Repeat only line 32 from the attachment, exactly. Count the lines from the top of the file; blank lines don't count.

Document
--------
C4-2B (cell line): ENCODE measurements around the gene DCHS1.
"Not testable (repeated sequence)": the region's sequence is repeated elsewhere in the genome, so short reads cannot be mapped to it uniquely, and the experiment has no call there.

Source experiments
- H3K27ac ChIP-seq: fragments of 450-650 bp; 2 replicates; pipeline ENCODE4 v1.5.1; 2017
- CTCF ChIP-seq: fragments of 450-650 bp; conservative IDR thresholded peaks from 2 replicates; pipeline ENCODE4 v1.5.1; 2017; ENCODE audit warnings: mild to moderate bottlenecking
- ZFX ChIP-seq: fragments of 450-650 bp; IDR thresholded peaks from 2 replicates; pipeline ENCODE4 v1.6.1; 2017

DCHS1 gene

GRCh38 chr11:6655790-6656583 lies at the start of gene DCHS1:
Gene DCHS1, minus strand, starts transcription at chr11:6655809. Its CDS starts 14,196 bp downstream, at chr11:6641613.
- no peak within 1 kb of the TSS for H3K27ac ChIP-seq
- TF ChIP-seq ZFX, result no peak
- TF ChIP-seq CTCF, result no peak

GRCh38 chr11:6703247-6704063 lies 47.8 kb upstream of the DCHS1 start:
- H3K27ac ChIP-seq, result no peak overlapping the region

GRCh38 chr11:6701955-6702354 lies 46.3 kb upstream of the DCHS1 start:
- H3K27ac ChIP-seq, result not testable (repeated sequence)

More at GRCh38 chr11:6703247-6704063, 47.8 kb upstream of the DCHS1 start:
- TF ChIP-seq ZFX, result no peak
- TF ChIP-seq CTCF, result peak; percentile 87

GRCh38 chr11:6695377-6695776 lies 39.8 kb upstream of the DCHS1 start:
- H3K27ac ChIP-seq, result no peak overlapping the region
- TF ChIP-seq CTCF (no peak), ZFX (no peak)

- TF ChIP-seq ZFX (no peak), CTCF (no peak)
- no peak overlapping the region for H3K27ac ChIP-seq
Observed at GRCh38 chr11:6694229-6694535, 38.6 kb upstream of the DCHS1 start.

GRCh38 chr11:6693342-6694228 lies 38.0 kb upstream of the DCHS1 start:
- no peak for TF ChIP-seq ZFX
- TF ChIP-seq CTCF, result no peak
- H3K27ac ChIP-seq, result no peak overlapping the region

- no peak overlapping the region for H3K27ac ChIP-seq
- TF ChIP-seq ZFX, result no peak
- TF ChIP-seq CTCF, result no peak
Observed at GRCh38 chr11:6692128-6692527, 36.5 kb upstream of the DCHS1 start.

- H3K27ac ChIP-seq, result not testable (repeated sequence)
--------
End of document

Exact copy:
- TF ChIP-seq CTCF, result no peak